JS: This is a complicated question. I think there is a range of situations. The most glaring situation is seen with the Tohono O’odham peoples in southern Arizona and northern Sonora. The Spanish referred to them as Pima and Papago. The international boundary clearly divided their homelands, and there are hundreds if not a thousand Tohono O’odham (T.O.) south of the line. Their reservation is 2 million acres, and its southern boundary runs along 80 miles of the international line. The impact on them depends on the era. Before the creation of the Border Patrol, as well as the passage of a monumental immigration law in 1924, the T.O. had considerable flexibility crossing the boundary within the parameters of their reservation. They did not need to go to Customs Houses in Nogales. I don’t think that there even was a fence separating the two countries at that location. After 1924, Border Patrol presence increased slowly. Some T.O. were labeled Mexican immigrants (most spoke Spanish and had Spanish sir names), and since they lacked birth certificates or Social Security Cards, it was hard to confirm their identity. Even after the federal government passed legislation for Social Security in the 1930s, many T.O. “lacked documents” well into the late 20th century. In sum, Tohono O’odham today have tremendous difficulties crossing the border: they must cross at official check points several hours away, and they cannot cross via their reservation. They must hold government issued I.D. cards. The list goes on. These obstacles keep them from religious and sacred sites, sources of plants for medicinal purposes, and of course they cannot see family members. Other groups, such as the Kumeeyay in California, the Cocopah and Quechan in the Colorado River Delta region, the Yaqui in Arizona, the Tigua in El Paso, the Kickapoo in Eagle Pass, and the Lipan all along the border, face similar challenges. It is a violation of their human rights.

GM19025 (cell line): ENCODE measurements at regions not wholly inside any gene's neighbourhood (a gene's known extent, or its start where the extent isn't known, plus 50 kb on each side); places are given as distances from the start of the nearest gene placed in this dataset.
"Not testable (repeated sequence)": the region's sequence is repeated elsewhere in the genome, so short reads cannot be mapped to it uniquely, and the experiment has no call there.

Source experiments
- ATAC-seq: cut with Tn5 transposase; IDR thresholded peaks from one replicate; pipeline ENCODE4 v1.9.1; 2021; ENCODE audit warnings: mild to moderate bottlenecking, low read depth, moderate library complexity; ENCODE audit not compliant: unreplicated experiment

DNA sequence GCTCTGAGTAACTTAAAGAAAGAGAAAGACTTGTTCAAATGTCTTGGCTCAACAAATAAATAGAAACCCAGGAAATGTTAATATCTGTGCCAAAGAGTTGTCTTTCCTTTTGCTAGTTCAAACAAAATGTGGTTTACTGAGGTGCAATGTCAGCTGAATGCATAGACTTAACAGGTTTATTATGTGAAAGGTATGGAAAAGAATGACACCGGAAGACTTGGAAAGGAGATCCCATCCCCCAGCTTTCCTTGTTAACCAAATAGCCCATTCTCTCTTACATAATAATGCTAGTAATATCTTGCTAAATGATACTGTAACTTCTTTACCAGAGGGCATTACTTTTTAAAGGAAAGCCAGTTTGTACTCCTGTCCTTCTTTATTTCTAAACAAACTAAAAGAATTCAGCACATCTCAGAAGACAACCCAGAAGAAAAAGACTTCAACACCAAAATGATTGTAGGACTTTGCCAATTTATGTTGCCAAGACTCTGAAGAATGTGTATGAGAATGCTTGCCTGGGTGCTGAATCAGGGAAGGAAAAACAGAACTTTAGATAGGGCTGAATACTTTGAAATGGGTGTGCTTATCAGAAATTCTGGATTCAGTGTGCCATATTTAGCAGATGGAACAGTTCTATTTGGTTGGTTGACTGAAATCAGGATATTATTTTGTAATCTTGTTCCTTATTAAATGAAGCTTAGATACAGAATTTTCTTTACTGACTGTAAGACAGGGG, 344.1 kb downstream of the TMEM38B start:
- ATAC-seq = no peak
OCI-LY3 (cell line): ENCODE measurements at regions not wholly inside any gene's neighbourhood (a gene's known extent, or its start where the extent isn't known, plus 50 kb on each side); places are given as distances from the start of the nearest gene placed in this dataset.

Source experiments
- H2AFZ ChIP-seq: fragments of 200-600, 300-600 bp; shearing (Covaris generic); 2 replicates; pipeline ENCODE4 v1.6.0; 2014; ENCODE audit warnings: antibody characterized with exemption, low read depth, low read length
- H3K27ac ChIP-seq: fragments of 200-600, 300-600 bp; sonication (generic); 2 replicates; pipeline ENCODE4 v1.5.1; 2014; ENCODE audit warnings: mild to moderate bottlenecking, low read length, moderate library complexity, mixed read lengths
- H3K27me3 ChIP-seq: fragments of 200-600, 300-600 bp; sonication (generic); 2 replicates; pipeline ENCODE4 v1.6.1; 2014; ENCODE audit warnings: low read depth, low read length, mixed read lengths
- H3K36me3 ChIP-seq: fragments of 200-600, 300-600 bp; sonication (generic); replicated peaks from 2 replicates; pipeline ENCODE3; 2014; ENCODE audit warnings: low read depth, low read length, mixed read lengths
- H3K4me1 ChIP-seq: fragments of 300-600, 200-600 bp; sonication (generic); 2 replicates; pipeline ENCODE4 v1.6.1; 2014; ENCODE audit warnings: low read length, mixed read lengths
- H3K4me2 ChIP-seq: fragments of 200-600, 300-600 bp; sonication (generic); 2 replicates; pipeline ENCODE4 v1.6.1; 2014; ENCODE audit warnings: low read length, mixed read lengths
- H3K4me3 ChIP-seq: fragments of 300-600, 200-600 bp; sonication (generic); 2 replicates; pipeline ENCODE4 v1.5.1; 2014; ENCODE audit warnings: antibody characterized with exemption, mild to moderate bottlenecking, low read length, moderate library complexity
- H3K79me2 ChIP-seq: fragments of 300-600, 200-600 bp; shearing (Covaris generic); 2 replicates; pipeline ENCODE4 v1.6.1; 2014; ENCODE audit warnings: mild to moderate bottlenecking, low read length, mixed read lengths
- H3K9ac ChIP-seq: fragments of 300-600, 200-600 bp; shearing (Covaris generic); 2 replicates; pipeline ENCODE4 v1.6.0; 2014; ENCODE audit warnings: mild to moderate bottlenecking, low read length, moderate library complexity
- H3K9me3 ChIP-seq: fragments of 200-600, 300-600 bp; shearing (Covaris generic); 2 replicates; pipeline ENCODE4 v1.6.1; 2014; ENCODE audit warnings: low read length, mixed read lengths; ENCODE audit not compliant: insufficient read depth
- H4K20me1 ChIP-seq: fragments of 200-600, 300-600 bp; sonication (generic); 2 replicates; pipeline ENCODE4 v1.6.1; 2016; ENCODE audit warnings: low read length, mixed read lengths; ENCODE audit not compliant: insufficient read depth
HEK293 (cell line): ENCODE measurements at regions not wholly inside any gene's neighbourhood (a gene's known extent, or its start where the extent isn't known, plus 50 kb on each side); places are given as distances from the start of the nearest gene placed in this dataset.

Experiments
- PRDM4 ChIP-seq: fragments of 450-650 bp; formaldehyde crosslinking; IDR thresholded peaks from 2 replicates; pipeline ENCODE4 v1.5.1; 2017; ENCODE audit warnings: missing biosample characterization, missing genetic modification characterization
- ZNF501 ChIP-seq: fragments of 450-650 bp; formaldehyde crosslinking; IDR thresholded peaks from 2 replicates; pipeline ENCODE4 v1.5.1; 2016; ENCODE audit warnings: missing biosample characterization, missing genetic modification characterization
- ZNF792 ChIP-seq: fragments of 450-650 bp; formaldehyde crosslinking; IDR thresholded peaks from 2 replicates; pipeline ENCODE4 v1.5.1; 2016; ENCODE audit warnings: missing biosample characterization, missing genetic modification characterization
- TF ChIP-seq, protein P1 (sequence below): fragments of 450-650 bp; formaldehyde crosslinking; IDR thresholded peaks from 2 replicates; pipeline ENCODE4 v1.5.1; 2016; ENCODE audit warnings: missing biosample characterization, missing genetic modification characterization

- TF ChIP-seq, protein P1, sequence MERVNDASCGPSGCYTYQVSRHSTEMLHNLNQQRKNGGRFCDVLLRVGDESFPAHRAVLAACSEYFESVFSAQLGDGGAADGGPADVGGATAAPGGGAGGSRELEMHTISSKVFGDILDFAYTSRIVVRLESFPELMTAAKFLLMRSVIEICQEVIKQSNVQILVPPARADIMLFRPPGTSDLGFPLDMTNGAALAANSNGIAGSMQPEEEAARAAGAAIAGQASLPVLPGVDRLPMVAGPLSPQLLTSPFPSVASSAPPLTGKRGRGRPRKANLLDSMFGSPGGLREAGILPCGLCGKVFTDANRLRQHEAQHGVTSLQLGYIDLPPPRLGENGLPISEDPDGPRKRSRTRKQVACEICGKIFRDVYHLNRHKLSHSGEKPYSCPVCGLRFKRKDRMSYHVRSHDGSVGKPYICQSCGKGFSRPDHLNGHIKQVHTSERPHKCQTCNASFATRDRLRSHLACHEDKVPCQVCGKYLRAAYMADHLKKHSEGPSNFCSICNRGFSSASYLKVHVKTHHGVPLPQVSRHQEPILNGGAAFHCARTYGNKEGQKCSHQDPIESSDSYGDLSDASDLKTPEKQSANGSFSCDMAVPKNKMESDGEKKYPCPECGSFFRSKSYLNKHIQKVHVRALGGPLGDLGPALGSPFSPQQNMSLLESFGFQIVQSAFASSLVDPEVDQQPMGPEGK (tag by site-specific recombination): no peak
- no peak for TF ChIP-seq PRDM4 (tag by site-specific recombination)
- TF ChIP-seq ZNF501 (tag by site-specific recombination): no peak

JF: Donald Judd maintained a large library in his home, known as the Block, in Marfa. In his library we see that he had over 150 volumes related to American Indian history and culture, as well as books pertaining more specifically to the Indian people of the southwest United States. Can you recommend a book that you view as essential reading for those interested in American Indian history?